At Gallipoli, Strong Turkish Resistance;
On Eastern Front, Russians Routed
Special to The Great War Project
(2-4 May) In this first week of May a century ago, the British proclaim they are doing well on the battlefield on several fronts.
But these are empty claims, as Turkish and German forces mount strong resistance against the British and the French, who have landed some 50,000 troops, mostly from Australia and New Zealand, on the Gallipoli Peninsula.
On May 3rd, Lord Kitchener, Britain’s Minister of War, informs the British War Council that there is “no doubt that we shall break through” in Gallipoli.
But the Turks “doggedly refused to let the invaders pass,” reports historian Eugene Rogan.
Neither Kitchener nor his Ottoman counterpart Enver Pasha can make good on their promises. Enver orders his troops, commanded by a German general, to “drive the invaders into the sea.” In that the Turks are unsuccessful. British and French forces establish two beachheads on the Gallipoli peninsula. But they are dangerously vulnerable.
One of the allied landings is at Cape Helles, at the southernmost tip of Gallipoli. “On the lower ground at Cape Helles,” writes war historian John Keegan…
“the days after the landing had been filled with savage fighting.”
“At Gallipoli as on the Western Front,” writes historian Martin Gilbert, “trenches and even ridges were to change hands again and again….with no perceptible change of the line” on the maps.
British leaders believe if they take Gallipoli and the Dardanelles waterway by its shores, the Allies can seize Constantinople, the Ottoman capital, and force the collapse of the Ottoman Empire. That would spark a crisis in both Berlin and Vienna and perhaps even force an end to the war.
But the British prove far too optimistic.
The same night in May 1915 that Kitchener makes his promise to the British War Council, the Turks launch a fierce attack on the British invaders at Cape Helles.
On these days a century ago, reports Rogan, the Turks attack allied positions and lose 6,000 dead and wounded. Then the Turks mount a second attack losing “another 4,000 soldiers – losses of 40 percent in just ten hours.”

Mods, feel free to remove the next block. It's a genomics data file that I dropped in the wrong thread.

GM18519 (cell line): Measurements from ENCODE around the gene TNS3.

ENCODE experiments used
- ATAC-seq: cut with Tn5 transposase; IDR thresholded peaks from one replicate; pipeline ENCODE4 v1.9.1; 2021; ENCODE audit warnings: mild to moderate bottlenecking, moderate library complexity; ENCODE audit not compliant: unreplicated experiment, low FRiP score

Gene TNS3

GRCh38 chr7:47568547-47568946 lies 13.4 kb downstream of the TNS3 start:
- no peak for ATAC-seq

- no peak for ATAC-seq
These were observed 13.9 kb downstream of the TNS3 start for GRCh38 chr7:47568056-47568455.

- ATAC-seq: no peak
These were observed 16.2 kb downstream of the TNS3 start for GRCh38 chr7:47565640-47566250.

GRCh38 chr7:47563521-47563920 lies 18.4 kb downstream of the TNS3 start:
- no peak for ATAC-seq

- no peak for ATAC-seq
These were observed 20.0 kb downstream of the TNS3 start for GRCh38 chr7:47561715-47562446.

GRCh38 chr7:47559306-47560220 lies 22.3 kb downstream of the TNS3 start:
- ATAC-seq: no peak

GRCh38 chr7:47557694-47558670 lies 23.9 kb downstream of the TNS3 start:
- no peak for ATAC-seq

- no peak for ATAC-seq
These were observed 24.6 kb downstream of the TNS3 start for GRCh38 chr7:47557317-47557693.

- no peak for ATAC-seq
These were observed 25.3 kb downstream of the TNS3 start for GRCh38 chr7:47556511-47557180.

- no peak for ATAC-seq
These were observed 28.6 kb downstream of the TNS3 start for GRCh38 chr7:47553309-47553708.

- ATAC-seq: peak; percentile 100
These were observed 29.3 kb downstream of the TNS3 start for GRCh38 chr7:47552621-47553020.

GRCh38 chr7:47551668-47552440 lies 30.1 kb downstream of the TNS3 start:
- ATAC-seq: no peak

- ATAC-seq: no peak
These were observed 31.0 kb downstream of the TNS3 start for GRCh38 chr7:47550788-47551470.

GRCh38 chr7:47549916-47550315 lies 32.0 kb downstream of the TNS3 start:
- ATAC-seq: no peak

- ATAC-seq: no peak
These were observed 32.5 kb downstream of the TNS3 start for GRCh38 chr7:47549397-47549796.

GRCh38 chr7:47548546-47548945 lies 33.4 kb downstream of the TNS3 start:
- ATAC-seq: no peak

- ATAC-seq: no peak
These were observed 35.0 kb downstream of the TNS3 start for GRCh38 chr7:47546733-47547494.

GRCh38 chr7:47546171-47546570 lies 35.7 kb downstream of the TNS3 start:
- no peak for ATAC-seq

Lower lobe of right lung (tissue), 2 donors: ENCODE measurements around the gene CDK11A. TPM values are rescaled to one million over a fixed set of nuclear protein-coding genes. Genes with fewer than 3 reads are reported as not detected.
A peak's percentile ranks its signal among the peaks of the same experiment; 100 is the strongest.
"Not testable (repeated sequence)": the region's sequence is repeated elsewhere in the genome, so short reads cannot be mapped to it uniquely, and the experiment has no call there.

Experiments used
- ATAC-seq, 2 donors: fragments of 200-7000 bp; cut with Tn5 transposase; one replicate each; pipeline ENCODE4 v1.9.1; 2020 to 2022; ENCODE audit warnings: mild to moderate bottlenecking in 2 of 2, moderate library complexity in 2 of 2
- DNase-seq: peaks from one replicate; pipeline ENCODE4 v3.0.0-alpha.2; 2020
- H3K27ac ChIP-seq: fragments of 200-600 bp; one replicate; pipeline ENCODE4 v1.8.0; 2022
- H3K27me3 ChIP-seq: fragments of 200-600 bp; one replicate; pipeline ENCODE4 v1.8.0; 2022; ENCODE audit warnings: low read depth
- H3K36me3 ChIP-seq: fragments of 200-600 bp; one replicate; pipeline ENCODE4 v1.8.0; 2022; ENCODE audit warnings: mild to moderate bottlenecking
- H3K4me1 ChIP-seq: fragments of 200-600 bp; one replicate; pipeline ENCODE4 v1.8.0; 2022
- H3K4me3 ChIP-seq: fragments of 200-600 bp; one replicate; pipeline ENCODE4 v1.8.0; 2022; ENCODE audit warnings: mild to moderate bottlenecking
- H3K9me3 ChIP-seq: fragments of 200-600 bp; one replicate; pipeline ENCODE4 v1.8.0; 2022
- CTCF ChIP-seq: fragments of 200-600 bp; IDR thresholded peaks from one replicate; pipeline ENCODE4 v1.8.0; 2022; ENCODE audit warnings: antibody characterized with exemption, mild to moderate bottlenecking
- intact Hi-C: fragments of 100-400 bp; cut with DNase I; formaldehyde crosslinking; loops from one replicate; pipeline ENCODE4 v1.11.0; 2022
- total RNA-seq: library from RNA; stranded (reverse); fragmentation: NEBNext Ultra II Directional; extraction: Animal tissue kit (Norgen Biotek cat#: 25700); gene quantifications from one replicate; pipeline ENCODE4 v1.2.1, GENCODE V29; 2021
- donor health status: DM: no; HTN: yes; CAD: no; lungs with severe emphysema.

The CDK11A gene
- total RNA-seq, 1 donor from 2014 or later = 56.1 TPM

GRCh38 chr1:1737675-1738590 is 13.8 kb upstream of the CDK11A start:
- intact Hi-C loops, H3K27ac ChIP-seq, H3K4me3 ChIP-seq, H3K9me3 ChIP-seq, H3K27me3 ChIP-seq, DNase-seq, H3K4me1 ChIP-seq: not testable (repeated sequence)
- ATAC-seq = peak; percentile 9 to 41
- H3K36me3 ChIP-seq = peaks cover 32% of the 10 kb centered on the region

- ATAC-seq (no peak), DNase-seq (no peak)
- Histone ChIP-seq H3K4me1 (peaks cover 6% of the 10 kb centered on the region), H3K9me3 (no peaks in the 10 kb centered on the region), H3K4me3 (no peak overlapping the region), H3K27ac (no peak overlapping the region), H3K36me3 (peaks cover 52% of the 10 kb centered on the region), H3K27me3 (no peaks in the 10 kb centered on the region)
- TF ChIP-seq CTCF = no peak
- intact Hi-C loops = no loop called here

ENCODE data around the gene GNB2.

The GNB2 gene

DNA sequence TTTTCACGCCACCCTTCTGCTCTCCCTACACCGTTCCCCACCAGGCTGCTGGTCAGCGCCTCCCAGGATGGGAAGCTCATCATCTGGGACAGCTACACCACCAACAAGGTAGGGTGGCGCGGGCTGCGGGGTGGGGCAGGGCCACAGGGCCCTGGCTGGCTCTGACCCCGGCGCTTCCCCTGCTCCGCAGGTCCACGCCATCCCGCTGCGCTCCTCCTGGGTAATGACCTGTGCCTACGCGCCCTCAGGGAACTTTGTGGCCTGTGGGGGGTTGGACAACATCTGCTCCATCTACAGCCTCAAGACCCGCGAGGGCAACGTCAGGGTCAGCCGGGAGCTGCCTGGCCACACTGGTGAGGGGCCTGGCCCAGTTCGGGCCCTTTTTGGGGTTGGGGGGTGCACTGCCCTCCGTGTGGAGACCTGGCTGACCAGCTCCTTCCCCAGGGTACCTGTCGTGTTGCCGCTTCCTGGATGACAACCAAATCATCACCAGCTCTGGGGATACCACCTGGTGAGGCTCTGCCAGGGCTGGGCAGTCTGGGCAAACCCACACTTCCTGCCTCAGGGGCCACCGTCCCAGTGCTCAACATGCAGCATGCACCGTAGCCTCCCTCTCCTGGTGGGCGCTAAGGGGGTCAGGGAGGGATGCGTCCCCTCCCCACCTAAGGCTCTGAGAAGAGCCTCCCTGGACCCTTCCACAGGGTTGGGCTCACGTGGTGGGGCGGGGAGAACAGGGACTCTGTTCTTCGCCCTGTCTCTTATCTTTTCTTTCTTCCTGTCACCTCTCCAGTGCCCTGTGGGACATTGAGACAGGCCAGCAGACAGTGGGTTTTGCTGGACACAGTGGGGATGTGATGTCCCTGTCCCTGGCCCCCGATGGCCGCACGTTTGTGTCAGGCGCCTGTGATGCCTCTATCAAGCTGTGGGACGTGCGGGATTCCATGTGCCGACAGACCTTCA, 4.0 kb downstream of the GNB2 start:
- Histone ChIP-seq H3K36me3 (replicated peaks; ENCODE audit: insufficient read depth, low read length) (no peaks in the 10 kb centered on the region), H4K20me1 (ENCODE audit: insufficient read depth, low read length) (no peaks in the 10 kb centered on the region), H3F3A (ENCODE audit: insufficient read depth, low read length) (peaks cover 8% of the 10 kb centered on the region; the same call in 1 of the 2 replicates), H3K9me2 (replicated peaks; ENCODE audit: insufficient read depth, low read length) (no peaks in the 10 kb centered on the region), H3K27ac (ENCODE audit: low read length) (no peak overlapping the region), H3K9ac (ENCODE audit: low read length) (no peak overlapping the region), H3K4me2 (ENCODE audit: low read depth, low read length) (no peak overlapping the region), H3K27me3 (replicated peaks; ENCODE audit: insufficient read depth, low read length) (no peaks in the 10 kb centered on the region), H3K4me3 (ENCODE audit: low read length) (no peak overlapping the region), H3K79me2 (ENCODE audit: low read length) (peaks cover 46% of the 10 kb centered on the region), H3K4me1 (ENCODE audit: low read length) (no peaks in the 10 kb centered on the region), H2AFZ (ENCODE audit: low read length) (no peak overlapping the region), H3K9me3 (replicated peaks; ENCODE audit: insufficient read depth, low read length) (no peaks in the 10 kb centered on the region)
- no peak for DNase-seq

“Ill luck and error,” reports historian Gilbert, “followed by the unexpected vigor of the Turkish defenders…
…shattered the Allied dream of a turning point that would bring them both victory in the field and territory on the map.”
Also in the first week of May, 1915, Germany and Austria-Hungary are on the offensive on the Eastern Front. Their goal: to drive the Russians out of the Carpathian Mountains where the Russians had been so successful in the previous winter.
“The main attack,” writes Gilbert, “was preceded by a 610-gun bombardment, the largest barrage yet attempted on the Eastern Front.”
The artillery barrage includes poison gas shells. Gilbert reports that 700,000 shells are fired in a four-hour bombardment. In one day, the Russians withdraw from the Polish town of Gorlice. Soon after that, the Germans drive the Russians out of another Polish town, Tarnow.
“Thousands of Russian soldiers lay dead on the battlefield,” reports Gilbert.
“Nine months of victorious Russian advances were over.”
A British nurse named Florence Farmborough is serving with a Russian unit during the fighting and is witness to the terrible suffering of wounded Russian soldiers.
She writes in gut-wrenching detail of one soldier. “I pushed the clothes back and saw a pulp, a mere mass of smashed body from the ribs downwards; the stomach and abdomen were completely crushed and his left leg was hanging to the pulped body by only a few shreds of flesh.”
“What it cost me to turn away without aiding him, I cannot describe, but we could not waste time and material on hopeless cases, and there were so many others waiting.”
Elsewhere, on the open sea, the luxury ocean liner Lusitania with some 2000 people on board, is halfway across the Atlantic, due in Liverpool in another three days.